Wine X Online Edition
Wine X Note: Pride is one of our short-list bottles & and destinations. Hands-down. Cool people, cool place, and phenomenal bottles. Wine X’s Dutch Simmons caught up with Tim Bouchet several months ago to see how things are going in their post-COVID world and get some inside skinny on the most recent bottles. Cheers!
I have had the benefit of knowing Tim Bouchet, the Director of Sales, Hospitality, Estate Management and Facilities at Pride Mountain Vineyards for almost as long as he has been there, which is 22 years. Located at the enviable location straddling the Napa and Sonoma border at the summit of Spring Mountain. For the uninitiated, the ride to get to the winery itself can be a white knuckled endeavor before a tasting; it is Death Race 3000 after. Tim was kind enough to indulge me and share a few stories about Pride.
Tim, let’s talk about that ride up and back to the winery itself. You’ve been doing it for over 20 years. I’m assuming you can do it in your sleep now?
TB: In fairness, I actually live in the caves and don’t have to drive anymore. Actually, I have never had a problem, but we have had a bottling truck completely underestimate a turn and it nearly flipped over. Luckily, we didn’t lose too much. We have a new driver now.
DS: Speaking of the caves, they are a pretty spectacular layout. How often have you had to send in search parties to find stragglers?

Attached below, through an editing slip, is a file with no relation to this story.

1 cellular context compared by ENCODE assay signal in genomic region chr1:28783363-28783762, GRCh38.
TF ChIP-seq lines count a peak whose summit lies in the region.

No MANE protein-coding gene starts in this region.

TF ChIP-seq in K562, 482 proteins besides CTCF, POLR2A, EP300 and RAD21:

TB: The good news is we have an excellent track record, and nobody has ever had to resort to cannibalism. Occasionally, in some of the larger parties, folks get separated, or linger at a previous station, and then get lost. Oddly, they never seem to be far from any of the tasting stations in the cave.
During one tasting, there was a loud “hissing’ sound coming from behind one of the barrels. The couple thought it may have been an air hose, but I knew there weren’t any there. In my calmest voice possible, I asked her to VERY slowly walk towards me. She didn’t believe me initially when I said there was a snake behind her, but when she saw that I turned paler than the viognier, she knew I wasn’t kidding. Sure enough, a rattlesnake joined the tasting. We were able to scoop him out with a rake and a bucket. I think I was more scared than she was!
DS: Ok, so snakes aside, the caves have been relatively tame. What about those scenic grounds of yours. I’ll have you know that it’s in my will to have my ashes scattered there. Hopefully I make it into a great vintage. Way down the road.
TB: Yeah, the vineyards are a different story. They are sort of magical. I would like to say I’m kidding, but I have had numerous guests mention that they conceived a child in the vineyard.
DS: Let’s see… Magical setting, plus excellent wine equals… yeah, that makes perfect sense!
TB: You wouldn’t be the first to have your ashes spread here. It all does lend to the beauty of the place. It’s spectacular. Although I’m not sure what I’m more comfortable with as far as the circle of life goes in the vineyards, ashes scattered or babies made.
DS: I know you guys really enjoy entertaining at the winery and are known for some pretty spectacular dinners.